4th Superbug Case Confirmed At Wild Animal Park
SAN DIEGO -- A fourth employee at the San Diego Wild Animal Park has tested
positive for the staph infection MRSA, county officials said.
The Health and Human Services Agency confirmed the case to NBC 7/39 on
Wednesday. Three other park employees had already been diagnosed with
Methicillin-resistant Staphylococcus aureus. It is called the "superbug,"
because of its resistance to certain antibiotics.
Two other cases at the park are pending, according to the county.
On Tuesday, officials at the Wild Animal Park said they had euthanized a
baby elephant, which coincidentally had the same superbug infection. The
park said the elephant was not euthanized because it had MRSA, but that it
had failed to grow and thrive since its birth in November. The park did say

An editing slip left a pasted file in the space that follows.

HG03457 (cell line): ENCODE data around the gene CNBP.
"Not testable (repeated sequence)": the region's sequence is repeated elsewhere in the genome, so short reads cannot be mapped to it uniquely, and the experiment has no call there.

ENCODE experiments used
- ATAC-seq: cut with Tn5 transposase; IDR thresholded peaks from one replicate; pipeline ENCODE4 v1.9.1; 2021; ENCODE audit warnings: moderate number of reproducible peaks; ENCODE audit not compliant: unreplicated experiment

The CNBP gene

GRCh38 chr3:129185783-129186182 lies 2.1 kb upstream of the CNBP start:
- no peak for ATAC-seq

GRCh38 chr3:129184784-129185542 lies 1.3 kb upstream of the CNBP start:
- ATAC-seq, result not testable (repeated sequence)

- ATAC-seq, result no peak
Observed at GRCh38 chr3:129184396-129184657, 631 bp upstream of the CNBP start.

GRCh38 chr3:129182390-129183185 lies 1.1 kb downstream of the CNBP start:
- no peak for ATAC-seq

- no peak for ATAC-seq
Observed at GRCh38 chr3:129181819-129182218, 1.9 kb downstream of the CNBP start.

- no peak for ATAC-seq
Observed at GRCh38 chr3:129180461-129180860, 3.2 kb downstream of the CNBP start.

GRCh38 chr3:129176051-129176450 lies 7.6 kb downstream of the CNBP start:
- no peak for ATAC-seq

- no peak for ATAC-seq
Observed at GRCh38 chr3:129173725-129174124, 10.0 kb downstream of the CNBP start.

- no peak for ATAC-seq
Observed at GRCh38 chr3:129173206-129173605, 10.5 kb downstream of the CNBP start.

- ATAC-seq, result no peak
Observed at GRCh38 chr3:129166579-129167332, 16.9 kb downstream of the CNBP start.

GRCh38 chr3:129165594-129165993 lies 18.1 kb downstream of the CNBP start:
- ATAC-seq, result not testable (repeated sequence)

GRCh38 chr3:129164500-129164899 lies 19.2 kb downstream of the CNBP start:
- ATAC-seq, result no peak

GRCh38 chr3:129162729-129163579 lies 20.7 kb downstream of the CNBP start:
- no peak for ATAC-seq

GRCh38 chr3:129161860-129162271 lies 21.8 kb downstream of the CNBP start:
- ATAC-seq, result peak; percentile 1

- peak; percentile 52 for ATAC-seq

the infection played a part in the calf's failure to put on weight.
Park officials said the first three employees that were infected with the
superbug had all helped feed the baby elephant. County health officials said
the baby elephant developed a lesion on its ear, but that the latest cases
originated from people, not from the pachyderm.
The employees are believed to have been infected in a restricted area of the
park, not accessible to the public.
Staph bacteria, including MRSA, can cause skin infections that may look like
a pimple or boil and can be red, swollen, painful, or have pus or other
drainage, according to Wooten. The more serious infections can lead to
pneumonia, bloodstream infections, or surgical wound infections.
Staph bacteria are commonly carried on the skin or in the nose of healthy
people. Most staph skin infections are minor and can be treated without
antibiotics. The county advises people to practice good hygiene to prevent
MRSA, including washing your hands with soap and water, using alcohol-based
sanitizers, keeping wounds clean and covered, and avoiding contact with
other people's wounds or bandages.